Twenty-two studies (27,806 participants) were included: six RCTs (498 participants) and 16 observational studies (6,600 participants in OPCAB group and 20,708 in the coronary artery bypass group). Three RCTs and five observational studies were considered to be of good quality.
Compared to coronary artery bypass, OPCAB reduced the incidence of acute kidney injury (OR 0.57, 95% CI 0.43 to 0.76, I2=67%; five RCTs and 14 observational studies). When analysed separately, observational studies and RCTs gave similar results to the main analysis.
OPCAB reduced the incidence of acute kidney injury that required RRT (OR 0.55, 95% CI 0.43 to 0.71, I2=0%; five RCTs and 13 observational studies). Results for observational studies were similar to the main analysis. Results for RCTs showed no statistically significant difference between groups.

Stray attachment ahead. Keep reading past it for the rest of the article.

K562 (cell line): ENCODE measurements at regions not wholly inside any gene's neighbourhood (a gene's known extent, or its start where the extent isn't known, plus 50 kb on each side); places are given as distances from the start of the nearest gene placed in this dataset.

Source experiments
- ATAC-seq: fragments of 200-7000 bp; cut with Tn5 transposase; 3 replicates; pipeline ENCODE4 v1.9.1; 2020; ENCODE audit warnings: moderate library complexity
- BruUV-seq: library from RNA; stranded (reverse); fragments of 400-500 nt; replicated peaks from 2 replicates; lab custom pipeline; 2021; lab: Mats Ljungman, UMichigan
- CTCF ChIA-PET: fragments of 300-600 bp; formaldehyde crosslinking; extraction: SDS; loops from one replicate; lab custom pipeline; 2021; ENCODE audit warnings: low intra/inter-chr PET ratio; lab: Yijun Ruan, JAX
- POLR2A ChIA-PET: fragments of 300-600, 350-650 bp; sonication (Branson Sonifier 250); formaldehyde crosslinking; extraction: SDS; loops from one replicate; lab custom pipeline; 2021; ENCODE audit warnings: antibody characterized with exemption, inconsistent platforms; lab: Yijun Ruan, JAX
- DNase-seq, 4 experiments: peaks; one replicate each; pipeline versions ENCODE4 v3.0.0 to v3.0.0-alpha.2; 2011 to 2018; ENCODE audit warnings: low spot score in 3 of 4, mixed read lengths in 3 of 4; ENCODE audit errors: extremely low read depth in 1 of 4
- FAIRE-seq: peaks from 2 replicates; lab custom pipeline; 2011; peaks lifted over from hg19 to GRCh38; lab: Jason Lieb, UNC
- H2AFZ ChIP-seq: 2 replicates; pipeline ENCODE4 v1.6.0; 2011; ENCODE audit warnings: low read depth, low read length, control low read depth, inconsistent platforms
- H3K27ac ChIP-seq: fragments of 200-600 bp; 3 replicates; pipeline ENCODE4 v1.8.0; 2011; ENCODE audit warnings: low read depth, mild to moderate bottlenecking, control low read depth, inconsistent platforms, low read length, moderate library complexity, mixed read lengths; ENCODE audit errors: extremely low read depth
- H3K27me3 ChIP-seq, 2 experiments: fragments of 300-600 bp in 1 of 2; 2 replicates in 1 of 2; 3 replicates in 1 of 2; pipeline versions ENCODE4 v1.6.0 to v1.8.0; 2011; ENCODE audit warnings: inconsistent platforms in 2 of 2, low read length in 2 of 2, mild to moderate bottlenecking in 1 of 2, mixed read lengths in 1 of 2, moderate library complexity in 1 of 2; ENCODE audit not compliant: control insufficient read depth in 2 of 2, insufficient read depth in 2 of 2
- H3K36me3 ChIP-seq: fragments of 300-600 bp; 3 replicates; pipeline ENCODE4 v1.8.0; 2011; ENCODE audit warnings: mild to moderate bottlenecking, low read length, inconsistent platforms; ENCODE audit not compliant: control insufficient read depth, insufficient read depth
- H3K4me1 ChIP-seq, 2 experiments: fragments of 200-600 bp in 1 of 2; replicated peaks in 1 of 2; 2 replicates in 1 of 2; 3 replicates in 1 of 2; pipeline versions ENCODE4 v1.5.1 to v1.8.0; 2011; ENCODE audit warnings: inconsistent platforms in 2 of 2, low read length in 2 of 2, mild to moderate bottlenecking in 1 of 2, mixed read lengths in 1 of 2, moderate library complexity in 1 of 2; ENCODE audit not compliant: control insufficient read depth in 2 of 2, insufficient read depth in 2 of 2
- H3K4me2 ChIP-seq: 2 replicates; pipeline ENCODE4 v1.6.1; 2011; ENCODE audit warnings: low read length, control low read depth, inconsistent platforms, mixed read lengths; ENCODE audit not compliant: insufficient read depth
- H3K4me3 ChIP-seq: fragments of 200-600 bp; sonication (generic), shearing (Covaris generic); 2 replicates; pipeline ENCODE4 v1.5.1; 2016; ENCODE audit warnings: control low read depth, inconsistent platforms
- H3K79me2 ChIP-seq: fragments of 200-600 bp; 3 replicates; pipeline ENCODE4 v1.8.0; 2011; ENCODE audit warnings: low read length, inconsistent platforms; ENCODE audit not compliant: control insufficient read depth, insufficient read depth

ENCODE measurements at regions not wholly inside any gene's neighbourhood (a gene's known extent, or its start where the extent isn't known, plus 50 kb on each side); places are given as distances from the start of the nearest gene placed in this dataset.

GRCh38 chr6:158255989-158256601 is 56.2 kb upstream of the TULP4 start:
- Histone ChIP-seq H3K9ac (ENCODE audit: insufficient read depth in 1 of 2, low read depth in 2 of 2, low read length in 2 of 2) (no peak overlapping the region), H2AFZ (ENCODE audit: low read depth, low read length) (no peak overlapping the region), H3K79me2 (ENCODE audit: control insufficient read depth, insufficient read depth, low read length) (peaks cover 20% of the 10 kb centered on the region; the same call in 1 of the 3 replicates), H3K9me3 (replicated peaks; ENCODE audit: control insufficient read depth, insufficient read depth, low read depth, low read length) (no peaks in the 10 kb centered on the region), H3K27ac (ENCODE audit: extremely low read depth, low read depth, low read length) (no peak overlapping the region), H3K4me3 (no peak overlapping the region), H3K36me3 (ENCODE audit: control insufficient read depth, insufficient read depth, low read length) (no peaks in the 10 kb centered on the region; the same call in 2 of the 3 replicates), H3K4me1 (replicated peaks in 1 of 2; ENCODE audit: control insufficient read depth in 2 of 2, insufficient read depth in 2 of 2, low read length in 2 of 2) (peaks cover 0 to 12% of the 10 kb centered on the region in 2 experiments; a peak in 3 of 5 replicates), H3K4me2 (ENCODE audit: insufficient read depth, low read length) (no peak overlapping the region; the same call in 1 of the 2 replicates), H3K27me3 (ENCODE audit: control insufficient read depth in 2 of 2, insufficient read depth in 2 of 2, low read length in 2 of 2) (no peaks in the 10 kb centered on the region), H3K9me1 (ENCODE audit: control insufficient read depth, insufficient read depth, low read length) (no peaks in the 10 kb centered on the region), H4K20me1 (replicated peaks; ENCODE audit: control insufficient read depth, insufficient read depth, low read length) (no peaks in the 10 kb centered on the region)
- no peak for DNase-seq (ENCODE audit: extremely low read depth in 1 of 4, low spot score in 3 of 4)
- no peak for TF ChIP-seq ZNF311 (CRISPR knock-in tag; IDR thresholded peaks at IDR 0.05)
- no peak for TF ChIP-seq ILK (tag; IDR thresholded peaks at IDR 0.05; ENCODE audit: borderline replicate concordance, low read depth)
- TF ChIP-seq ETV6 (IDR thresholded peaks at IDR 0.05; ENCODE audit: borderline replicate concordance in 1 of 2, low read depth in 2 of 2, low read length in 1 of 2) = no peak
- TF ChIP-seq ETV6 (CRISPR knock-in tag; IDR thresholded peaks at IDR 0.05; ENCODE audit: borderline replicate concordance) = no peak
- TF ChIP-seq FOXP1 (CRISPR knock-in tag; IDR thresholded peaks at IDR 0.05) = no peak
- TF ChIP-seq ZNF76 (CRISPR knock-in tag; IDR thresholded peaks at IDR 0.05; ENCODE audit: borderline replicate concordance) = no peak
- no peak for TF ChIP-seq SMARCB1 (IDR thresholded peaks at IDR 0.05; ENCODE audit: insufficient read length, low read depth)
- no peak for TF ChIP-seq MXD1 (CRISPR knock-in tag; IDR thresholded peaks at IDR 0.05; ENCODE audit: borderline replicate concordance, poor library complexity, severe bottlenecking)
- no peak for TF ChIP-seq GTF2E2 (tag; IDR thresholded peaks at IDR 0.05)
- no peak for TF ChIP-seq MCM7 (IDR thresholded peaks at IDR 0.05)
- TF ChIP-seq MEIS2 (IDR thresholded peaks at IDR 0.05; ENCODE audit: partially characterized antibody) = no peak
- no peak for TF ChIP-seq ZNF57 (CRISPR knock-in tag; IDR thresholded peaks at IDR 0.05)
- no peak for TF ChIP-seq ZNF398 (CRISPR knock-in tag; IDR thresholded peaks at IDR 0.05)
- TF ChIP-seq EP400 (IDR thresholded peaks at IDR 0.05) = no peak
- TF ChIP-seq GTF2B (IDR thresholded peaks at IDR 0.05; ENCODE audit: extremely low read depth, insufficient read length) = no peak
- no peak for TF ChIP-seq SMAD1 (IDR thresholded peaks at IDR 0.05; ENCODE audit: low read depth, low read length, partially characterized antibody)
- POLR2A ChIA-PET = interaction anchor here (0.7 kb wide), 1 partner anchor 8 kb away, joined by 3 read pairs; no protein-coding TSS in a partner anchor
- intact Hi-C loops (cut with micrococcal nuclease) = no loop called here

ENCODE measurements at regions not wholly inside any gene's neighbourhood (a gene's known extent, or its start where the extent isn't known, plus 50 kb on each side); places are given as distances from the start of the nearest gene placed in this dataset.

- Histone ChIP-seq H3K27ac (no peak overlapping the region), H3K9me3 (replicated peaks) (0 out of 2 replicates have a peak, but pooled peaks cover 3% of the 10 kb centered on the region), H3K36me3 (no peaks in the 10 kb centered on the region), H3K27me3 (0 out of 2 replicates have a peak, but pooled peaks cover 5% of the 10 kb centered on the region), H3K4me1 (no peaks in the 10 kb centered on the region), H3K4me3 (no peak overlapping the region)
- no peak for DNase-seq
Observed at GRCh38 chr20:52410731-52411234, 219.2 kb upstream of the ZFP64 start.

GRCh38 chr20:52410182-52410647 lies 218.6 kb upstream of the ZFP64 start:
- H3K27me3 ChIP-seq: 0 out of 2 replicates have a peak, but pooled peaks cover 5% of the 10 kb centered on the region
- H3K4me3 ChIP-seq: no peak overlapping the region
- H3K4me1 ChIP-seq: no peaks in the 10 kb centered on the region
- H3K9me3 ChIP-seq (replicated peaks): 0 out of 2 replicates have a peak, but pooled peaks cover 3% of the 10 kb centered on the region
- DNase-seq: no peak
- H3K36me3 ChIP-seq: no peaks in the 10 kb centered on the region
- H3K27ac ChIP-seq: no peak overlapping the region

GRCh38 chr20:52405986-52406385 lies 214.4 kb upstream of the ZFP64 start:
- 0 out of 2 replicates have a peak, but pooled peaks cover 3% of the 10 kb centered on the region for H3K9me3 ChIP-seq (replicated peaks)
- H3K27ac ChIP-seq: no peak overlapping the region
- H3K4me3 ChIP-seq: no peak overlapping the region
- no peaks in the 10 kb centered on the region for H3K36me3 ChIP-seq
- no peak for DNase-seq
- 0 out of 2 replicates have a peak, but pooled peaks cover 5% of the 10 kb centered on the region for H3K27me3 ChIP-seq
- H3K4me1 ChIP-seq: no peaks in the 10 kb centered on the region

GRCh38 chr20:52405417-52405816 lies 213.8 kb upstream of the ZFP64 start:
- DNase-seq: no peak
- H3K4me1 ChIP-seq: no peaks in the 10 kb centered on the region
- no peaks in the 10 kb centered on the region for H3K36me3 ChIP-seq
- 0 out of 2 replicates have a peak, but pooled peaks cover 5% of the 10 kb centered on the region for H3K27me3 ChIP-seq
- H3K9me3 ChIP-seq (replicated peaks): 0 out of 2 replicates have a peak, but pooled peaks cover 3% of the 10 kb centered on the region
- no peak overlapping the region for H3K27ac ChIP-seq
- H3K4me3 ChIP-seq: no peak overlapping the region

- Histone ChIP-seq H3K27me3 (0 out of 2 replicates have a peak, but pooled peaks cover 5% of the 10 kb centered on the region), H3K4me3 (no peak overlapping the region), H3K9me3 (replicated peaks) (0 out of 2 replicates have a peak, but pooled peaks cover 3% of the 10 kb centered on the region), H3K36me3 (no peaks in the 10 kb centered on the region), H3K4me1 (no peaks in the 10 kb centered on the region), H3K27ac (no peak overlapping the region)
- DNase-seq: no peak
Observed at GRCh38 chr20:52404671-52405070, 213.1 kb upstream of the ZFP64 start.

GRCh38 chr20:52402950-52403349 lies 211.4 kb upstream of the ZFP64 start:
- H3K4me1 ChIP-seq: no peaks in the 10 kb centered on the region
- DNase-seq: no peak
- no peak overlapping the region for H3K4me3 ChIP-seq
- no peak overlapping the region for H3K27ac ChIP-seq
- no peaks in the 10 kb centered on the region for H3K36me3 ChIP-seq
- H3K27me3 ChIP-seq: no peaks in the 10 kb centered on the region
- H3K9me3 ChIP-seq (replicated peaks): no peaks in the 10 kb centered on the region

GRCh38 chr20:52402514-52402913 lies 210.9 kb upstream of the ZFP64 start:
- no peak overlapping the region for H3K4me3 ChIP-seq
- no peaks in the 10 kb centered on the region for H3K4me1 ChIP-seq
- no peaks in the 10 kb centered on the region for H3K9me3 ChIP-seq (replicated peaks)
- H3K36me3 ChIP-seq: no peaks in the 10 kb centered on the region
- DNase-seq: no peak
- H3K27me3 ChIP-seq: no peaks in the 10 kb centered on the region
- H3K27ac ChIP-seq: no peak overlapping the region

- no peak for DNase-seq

Compared to coronary artery bypass, peak postoperative serum creatinine was lower in the OPCAB group (WMD -0.08, 95% CI -0.14 to -0.02, I2=28.1%; one RCT and five observational studies). There was no statistically significant difference in effect in the RCT. There was no difference in preoperative to postoperative changes in levels of serum creatinine (two observational studies) and changes in creatinine clearance (one observational study).
Sensitivity analyses of studies that included participants with pre-existing renal insufficiency showed a reduction in acute kidney injury (OR 0.47, 95% CI 0.32 to 0.70, I2=17.7%; six studies) and acute kidney injury that required RRT (OR 0.43, 95% CI 0.23 to 0.80, I2=0%; five studies).
Good quality studies alone found a reduction in acute kidney injury and in requirement for RRT therapy (three RCTs and five observational studies).